AMP hoses Aussie inflation hysteria


Economists have raised concern that stronger-than-expected US inflation figures could mean local prices continue to rise, delaying the path to interest rate cuts.

HSBC’s chief economist for Australia, Paul Bloxham, also warned that Australia was lagging behind the US on productivity, which would keep inflation elevated and delay rate cuts until early 2025.

“There’s another overlay and that’s the budget, we’re already getting tax cuts but the more spending there is, the more that risks supporting the economy and inflation”, he told AAP.

AMP deputy chief economist Diana Mousina has penned two reports (here and here) highlighting the key differences between Australia and the US in terms of the economy and monetary policy.


These differences mean that the RBA is likely to cut interest rates before the US Federal Reserve.

Although Australia has lagged other developed nations in lifting rates:


The pass through of rate rises to borrowers has been more aggressive in Australia owing to our predominance of variable rate mortgages:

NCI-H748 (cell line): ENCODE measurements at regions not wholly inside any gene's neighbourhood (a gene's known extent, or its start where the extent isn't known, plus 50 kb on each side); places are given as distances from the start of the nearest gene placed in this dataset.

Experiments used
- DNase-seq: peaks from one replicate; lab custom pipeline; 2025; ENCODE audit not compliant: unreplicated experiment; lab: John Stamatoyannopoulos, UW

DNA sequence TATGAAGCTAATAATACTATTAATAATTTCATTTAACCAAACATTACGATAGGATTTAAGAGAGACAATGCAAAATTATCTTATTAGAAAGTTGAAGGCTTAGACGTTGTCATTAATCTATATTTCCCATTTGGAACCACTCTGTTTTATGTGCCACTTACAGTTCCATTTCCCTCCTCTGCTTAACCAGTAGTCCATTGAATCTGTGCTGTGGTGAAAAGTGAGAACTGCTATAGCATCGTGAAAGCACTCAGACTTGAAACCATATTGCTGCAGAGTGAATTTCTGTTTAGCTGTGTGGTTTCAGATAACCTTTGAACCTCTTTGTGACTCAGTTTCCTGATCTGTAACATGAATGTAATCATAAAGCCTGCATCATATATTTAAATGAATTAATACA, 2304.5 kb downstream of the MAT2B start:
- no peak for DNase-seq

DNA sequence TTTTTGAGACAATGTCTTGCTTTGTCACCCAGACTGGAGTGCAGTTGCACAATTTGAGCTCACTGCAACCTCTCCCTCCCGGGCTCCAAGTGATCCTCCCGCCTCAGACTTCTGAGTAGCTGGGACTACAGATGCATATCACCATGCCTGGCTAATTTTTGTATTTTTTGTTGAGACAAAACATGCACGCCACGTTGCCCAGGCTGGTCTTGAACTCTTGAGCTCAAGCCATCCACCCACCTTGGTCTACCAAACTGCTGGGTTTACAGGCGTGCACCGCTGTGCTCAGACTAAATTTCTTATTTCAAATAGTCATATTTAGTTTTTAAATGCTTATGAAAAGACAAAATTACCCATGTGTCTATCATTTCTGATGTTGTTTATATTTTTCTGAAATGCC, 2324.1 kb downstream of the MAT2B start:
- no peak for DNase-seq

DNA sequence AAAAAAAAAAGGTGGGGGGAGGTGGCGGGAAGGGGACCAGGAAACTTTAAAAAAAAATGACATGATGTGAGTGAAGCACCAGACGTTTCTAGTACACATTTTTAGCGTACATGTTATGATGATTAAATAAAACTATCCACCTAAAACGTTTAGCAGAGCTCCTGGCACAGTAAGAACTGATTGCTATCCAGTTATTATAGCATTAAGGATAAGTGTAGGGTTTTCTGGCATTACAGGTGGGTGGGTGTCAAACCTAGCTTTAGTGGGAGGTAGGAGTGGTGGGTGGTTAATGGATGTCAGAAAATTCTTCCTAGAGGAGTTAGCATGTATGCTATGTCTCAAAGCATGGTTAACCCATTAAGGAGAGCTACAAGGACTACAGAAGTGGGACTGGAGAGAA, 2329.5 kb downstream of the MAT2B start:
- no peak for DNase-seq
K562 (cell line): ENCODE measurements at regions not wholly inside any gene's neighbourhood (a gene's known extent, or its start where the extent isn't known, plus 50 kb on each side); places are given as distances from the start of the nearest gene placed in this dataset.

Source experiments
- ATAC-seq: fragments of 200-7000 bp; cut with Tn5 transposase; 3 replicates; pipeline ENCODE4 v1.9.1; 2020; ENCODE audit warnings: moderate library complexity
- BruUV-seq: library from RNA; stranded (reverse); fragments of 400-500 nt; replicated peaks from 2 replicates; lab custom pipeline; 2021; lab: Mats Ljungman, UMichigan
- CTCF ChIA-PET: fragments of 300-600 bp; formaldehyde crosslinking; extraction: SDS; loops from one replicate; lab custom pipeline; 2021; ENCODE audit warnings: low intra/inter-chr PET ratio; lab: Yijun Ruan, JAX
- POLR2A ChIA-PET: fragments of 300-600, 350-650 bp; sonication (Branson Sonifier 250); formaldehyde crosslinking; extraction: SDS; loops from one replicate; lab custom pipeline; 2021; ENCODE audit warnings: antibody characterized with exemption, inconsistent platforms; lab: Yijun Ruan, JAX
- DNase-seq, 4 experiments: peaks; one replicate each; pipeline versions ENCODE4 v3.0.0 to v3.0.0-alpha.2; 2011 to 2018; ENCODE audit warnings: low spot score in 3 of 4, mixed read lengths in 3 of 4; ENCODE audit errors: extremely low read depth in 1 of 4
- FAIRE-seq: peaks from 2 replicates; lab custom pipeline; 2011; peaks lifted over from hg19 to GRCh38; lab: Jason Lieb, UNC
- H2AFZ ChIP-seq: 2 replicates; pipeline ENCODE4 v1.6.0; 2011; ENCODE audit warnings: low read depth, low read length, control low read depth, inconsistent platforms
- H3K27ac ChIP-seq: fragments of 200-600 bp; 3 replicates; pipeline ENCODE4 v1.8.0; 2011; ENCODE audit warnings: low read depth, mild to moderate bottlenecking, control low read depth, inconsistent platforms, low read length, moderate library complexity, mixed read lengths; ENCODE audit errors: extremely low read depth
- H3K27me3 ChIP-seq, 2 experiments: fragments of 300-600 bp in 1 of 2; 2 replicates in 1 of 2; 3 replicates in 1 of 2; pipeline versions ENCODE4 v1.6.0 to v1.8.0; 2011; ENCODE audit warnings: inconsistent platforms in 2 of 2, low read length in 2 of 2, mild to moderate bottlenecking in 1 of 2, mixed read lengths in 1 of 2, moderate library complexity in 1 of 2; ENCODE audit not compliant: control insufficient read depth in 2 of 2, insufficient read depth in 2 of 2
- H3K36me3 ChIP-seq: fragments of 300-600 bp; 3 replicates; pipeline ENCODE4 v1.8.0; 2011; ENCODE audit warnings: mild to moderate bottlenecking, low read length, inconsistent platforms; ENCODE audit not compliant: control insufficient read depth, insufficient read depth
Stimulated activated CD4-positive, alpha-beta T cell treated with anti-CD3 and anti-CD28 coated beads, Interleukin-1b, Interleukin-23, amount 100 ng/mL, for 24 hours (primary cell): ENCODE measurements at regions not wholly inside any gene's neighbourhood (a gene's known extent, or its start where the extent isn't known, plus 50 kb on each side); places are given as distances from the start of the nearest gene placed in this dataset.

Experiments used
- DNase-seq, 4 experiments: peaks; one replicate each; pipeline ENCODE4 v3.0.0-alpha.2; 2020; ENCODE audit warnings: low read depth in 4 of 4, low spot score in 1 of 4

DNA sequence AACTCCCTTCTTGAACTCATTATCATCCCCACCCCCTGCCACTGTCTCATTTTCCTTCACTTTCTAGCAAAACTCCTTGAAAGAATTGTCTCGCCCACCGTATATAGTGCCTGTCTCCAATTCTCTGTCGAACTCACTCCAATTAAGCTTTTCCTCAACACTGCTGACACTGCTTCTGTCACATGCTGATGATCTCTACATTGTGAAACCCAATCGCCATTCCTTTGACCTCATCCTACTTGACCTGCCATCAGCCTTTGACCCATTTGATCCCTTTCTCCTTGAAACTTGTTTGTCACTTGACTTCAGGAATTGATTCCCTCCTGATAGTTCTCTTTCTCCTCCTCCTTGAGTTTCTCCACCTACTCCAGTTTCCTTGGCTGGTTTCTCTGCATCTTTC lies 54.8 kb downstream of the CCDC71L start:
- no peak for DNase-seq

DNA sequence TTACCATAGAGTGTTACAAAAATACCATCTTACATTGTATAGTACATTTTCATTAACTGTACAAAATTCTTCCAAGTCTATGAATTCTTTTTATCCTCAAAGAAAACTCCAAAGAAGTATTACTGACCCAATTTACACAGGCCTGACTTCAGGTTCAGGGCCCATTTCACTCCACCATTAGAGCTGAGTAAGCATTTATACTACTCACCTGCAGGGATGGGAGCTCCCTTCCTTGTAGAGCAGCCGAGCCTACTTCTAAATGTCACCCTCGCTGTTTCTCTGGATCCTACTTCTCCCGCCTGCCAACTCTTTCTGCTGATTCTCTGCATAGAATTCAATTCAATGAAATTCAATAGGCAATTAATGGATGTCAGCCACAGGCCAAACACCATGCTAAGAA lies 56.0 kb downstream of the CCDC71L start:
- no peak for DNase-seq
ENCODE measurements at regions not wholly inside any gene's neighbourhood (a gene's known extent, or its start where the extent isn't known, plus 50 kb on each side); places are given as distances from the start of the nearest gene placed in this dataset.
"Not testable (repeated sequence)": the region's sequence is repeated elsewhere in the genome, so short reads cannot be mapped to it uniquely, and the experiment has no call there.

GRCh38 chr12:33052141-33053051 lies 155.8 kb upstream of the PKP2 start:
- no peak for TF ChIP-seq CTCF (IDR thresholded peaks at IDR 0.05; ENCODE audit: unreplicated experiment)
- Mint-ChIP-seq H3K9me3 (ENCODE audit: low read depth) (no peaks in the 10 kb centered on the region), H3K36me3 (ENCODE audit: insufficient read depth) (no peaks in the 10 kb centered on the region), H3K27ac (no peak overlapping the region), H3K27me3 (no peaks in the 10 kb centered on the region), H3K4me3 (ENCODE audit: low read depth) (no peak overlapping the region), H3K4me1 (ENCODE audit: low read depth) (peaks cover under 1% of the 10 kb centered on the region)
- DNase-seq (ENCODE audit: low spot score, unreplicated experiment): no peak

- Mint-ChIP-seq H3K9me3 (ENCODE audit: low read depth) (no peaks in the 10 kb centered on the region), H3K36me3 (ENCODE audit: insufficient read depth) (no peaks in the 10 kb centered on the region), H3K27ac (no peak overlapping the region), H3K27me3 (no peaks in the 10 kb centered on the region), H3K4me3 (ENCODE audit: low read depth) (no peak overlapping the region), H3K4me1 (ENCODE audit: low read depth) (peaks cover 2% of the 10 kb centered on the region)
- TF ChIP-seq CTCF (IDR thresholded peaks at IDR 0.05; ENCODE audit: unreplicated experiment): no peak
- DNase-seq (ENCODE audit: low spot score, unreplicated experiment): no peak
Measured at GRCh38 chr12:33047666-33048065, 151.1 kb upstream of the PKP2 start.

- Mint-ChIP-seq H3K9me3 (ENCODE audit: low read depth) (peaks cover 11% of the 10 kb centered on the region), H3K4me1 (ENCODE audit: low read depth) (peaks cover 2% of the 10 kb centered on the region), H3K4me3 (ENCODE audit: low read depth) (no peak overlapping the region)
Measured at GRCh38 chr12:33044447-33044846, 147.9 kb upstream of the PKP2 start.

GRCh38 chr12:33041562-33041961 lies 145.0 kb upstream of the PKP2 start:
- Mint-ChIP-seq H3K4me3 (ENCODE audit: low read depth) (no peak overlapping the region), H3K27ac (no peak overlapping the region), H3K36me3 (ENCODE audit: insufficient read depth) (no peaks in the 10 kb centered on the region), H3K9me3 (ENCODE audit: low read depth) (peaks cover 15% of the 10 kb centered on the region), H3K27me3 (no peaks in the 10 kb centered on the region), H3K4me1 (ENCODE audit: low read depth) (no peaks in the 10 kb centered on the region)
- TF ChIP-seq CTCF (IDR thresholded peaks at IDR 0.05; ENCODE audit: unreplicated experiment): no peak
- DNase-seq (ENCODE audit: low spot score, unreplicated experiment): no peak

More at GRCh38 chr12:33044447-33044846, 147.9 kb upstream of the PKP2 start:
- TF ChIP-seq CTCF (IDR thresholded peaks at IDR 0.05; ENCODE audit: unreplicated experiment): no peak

“US outstanding mortgage rates have risen by 0.5 percentage points, compared to 3.2 percentage points in Australia”, notes Mousina. “This is despite Australia increasing interest rates by 1% less than the US”.


Wage growth in Australia has also lagged well behind the US:

Australia and US wages

US inflation is also been driven up by shelter (rents), which comprises 33% of the US CPI basket against only 5.8% in Australia:

Housing inflation

“Both rents and owner’s equivalent rent have had high inflation in the US (as per the previous chart)”, Mousina notes.

“If Australia had a higher weighting to rents, then services inflation would remain higher for longer, as very elevated Australian population growth is keeping rental inflation high”.


Mousina adds that US price surveys have turned up recently, whereas Australia’s have turned down:

NAB Survey Price measures

Mousina concludes by stating “that domestic growth conditions are the primary factor behind a central bank’s decision on monetary policy”, with AMP tipping that the RBA will commence its easing cycle in Q3 this year.

CBA head of Australian economics, Gareth Aird, made similar arguments in last week’s report.


Aird added that household disposable income has fallen far more sharply in Australia than the US:

Household disposable

Australian households have also cut back hard on consumption, whereas US households are increasing theirs:

Household consumption

The above data shows that Australia has tightened monetary policy far more than most other nations, owing to our very high concentration of variable-rate mortgages and household debt.

It also shows why US inflation has very little bearing on what is happening in Australia.

About the author
Leith van Onselen is Chief Economist at the MB Fund and MB Super. He is also a co-founder of MacroBusiness. Leith has previously worked at the Australian Treasury, Victorian Treasury and Goldman Sachs.